The Chronicle

of the month of Menderal in the year 145

This month's budget debate, which had been expected to occupy a major session of the Witanmoot, turned out to be one of the shortest debates on record. Larken Drumm had been expected to propose a raft of amendments, but both the councillor and the amendments failed to materialise. In his absence his erstwhile ally, Adam Avery, attempted to make up some proposals on the hoof. However his vague "we should have two more trade posts' proposal was followed by a polite pause as the council waited for more details and, more importantly, costs and fundraising. The silence and the amendment were terminated by Lady Perignon who called for a brief show of hands ("oh, sorry Adam") of those who supported and opposed the idea. After less than an hour of debate Alison Shefford's meticulously prepared budget was passed by a large margin with some scattered and disorganised dissent centring around the Drumm and Trueman factions.

Bandits have once again struck at a caravan, this time capturing a large shipment of goods for the Broiderers and Tapissers guild. The attack took place near the location of a previous raid and it is clear that the bandits are operating out of the Wealden forests to the north of the city. The guilds have demanded that the Sheriffs take action.

The controversial Home Tax proposals proved to be a more heated affair. Following last month's debacle the faction leaders had laid down the law to their various groups and clear instructions to vote for the proposal had been issued. However despite this a large section of the Witanmoot defied the orders and opposed the tax. An odd alignment of the hard line rich (led by George Rimon) the poor (led by Alderman Hubold) and the reformers (led by Cllr Edge) actively opposed the motion. Eventually the 'Registration Duty' was approved by a margin of 40 votes, but only after Avery had amended it to allow for the registration of a list of Principal Owners with witnessing by a local councillor.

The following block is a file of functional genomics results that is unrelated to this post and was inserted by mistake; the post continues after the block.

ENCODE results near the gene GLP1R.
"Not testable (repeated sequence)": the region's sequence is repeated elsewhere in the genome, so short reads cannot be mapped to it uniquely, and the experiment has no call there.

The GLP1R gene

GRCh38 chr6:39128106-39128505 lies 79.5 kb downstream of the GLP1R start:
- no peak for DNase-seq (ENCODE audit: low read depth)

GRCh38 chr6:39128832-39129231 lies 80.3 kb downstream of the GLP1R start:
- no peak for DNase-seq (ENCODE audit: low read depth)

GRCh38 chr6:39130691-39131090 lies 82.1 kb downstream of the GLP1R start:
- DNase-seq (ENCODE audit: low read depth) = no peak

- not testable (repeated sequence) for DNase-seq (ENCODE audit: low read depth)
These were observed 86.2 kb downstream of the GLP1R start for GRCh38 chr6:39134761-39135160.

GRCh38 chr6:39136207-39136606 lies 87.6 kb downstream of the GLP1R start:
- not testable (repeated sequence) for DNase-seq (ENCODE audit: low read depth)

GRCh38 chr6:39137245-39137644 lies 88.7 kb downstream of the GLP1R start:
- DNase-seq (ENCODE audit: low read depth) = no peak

Following on from this, Alan Monterey's proposals for new trade delegate posts should have been a simple matter, backed as it was by the merchant guilds and with the vocal support of Sheriff Dixon and the Lord of the City. However a brilliant and powerful speech by Vanessa St Lawrence proposed instead that the same money instead be spent on an orphanage. Building on the rebellious mood of the Witanmoot, she quickly gained support for her proposals from all areas of the Witanmoot, and before the faction leaders could do anything about it, the council had approved a donation of 300 pounds to Gax's orphanage project.

The expected threat to Sheriffs Dixon's re-election failed to materialise, with the council clearly deciding to back experienced candidates. Dixon was elected by a resounding 21 votes. The only dissent coming from Alice Fytton who said she was surprised that other aldermen were willing to give power to someone with such a history of abusing it. Alan Griffiths returned to the post of Sheriff after an absence of some years; his 15 votes easily outweighing Key's 6 and Rucche's 2. Ariane Pencric had been expected to do well but received no votes at all and had difficulty covering her disappointment.

Lady Perignon's Midsummer Ball was a lively event. With the long absence of such balls and the need to recover from a heavy week on council, most people let their hair down and relaxed. Lady Perignon glided around as a stately and gracious hostess, while Sheriff Dixon celebrated by turning up in an elegant new suit of black velvet which managed to exceed even Sheriff Griffiths' distinctively startling costume by Eshi. Alan Monterey's continued sulk over his trade delegate proposals lead to him being mostly ignored, and William Trueman's drinking binge led to some heartless comments. Much attention was paid to Adam Avery's startlingly witty comments which kept everyone entertained while the musicians were distracted. However it was Aralan Derwent who provided the most dramatic incident, being expelled from the ball under scandalous circumstances involving a rolled up tapestry, a dozen wine goblets and most of the minstrels gallery. Despite the Chronicler's best efforts we have not been able to determine exactly what happened, but a disgusted Lady Perignon has banned the councillor from future civic balls. Sheriff Dixon was rather more relaxed about the incident: "She's probably just upset everyone. That's what she normally does, doesn't she?" he commented.